Superconducting secrets solved after 30 years

Jun 17, 2014
Map of superconducting copper oxide structure. Credit: Nicolle R Fuller

(Phys.org) —A breakthrough has been made in identifying the origin of superconductivity in high-temperature superconductors, which has puzzled researchers for the past three decades.

Harnessing the enormous technological potential of – which could be used in lossless electrical grids, next-generation supercomputers and levitating trains – could be much more straightforward in future, as the origin of in these materials has finally been identified.

Superconductors, materials which can carry electric current with zero resistance, could be used in a huge range of applications, but a lack of understanding about where their properties originate from has meant that the process of identifying new materials has been rather haphazard.

Researchers from the University of Cambridge have found that ripples of electrons, known as or charge order, create twisted 'pockets' of electrons in these materials, from which superconductivity emerges. The results are published in the June 15th issue of the journal Nature.

Low-temperature, or conventional, were first identified in the early 20th century, but they need to be cooled close to absolute zero (zero degrees on the Kelvin scale, or -273 degrees Celsius) before they start to display superconductivity. So-called high-temperature superconductors however, can display the same properties at temperatures up to 138 Kelvin (-135 degrees Celsius), making them much more suitable for practical applications.

Since they were first identified in the mid-1980s, the process of discovering new high-temperature superconductors could be best described as random. While researchers have identified the ingredients that make for a good low-temperature superconductor, high-temperature superconductors have been more reluctant to give up their secrets.

In a superconductor, as in any electronic device, current is carried via the charge on an electron. What is different about superconductors is that the electrons travel in tightly bound pairs. When travelling on their own, electrons tend to bump into each other, resulting in a loss of energy. But when paired up, the electrons move smoothly through a superconductor's structure, which is why superconductors can carry current with no resistance. As long as the temperature is kept sufficiently low, the electron pairs will keep moving through the superconductor indefinitely.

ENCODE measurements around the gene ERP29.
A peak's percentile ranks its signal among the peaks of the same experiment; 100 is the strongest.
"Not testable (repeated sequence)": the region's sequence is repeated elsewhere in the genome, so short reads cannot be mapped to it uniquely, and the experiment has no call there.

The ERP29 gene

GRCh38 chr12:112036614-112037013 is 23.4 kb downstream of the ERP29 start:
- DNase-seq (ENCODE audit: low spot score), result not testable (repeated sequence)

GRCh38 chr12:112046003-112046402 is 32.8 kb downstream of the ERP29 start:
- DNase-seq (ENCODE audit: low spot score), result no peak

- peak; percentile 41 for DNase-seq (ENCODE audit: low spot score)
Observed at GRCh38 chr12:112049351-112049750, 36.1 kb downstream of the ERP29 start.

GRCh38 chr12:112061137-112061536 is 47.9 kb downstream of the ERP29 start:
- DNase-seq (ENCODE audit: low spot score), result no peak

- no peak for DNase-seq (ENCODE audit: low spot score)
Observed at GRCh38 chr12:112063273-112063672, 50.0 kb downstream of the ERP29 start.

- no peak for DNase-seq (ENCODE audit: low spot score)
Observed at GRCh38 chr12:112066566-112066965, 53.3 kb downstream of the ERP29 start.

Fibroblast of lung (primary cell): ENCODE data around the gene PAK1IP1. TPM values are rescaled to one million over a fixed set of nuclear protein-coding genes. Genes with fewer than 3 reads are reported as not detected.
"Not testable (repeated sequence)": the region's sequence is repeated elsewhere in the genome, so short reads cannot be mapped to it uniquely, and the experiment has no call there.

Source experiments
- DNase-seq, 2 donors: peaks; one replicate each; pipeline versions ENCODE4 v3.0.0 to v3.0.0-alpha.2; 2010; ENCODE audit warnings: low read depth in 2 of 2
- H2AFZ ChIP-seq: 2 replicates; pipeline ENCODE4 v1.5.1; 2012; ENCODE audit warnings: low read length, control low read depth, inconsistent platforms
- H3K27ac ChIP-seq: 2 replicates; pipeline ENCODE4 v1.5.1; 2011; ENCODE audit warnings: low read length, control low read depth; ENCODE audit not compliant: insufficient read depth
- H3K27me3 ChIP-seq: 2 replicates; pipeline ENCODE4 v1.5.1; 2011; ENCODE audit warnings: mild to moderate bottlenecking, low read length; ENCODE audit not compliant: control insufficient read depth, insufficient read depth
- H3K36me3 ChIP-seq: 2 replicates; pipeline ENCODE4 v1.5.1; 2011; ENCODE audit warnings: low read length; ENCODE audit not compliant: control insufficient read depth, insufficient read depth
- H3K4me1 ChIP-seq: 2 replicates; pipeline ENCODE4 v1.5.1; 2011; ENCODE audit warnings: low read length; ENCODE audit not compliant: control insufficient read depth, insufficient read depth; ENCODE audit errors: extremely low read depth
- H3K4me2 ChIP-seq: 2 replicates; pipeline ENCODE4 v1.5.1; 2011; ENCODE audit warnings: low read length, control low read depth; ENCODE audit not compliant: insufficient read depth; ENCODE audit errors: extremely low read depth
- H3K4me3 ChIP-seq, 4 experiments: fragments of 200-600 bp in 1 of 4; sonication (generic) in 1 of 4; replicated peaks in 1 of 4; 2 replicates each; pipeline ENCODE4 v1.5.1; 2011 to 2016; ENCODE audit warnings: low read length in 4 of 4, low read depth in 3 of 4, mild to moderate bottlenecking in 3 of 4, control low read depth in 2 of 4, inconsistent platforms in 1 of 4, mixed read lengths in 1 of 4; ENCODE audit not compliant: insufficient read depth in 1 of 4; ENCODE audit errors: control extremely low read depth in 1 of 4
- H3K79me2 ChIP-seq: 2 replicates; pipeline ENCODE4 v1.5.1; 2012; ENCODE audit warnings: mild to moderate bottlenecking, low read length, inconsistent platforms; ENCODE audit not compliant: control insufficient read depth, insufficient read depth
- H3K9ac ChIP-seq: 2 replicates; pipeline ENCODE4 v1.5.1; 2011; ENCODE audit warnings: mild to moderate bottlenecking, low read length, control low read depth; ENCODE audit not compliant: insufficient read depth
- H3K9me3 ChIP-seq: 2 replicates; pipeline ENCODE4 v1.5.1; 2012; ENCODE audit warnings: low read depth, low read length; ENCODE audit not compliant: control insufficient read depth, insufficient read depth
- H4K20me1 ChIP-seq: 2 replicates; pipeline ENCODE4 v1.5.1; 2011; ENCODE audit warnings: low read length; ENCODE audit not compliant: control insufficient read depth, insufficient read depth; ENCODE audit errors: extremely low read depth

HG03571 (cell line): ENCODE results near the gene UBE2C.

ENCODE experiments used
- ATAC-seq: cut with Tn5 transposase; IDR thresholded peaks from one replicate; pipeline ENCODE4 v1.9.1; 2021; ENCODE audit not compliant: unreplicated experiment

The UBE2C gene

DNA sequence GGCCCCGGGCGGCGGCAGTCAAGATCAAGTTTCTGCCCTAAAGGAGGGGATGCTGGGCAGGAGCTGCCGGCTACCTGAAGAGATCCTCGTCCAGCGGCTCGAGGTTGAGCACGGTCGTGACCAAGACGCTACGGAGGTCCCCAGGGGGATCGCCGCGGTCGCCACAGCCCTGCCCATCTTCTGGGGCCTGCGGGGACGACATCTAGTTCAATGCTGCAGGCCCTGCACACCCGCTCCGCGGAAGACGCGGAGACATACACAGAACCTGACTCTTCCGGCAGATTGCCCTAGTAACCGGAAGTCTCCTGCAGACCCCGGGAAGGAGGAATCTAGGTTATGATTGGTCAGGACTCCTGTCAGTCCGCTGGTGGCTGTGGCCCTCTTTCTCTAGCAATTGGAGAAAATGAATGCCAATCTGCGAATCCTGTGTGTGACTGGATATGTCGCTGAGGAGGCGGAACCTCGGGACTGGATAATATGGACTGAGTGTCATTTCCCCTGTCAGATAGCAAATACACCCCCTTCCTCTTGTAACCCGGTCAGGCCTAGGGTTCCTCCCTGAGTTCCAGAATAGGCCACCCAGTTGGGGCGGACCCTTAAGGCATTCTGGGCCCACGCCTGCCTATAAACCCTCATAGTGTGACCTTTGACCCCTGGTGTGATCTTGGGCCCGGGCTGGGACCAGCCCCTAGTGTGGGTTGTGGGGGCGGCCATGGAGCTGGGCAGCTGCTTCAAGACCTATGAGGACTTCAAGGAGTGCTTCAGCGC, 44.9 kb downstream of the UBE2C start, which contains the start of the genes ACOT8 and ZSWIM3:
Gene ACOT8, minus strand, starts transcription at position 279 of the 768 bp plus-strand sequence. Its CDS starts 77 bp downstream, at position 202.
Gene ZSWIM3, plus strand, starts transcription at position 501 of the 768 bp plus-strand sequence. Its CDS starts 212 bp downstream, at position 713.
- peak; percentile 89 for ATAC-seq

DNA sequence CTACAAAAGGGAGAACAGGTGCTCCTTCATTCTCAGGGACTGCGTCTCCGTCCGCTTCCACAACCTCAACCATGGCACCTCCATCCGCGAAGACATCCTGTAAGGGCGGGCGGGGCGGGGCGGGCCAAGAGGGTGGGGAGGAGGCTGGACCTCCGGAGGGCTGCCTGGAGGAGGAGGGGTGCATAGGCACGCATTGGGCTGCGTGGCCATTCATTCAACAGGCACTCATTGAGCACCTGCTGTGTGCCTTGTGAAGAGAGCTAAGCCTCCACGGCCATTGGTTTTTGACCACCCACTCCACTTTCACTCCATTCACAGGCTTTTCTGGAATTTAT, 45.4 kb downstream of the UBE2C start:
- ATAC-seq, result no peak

Key to are the interactions of electrons with the lattice structure of the material. These interactions generate a type of 'glue' which holds the electrons together. The strength of the glue is directly related to the strength of the superconductor, and when the superconductor is exposed to an increase in temperature or strength, the glue is weakened, the electron pairs break apart and superconductivity is lost.

"One of the problems with high-temperature superconductors is that we don't know how to find new ones, because we don't actually know what the ingredients are that are responsible for creating in the first place," said Dr Suchitra Sebastian of the Cavendish Laboratory, lead author of the paper. "We know there's some sort of glue which causes the electrons to pair up, but we don't know what that glue is."

In order to decode what makes high-temperature superconductors tick, the researchers worked backwards: by determining what properties the materials have in their normal, non-superconducting state, they might be able to figure out what was causing superconductivity.

"We're trying to understand what sorts of interactions were happening in the material before the electrons paired up, because one of those interactions must be responsible for creating the glue," said Dr Sebastian. "Once the electrons are already paired up, it's hard to know what made them pair up. But if we can break the pairs apart, then we can see what the electrons are doing and hopefully understand where the superconductivity came from."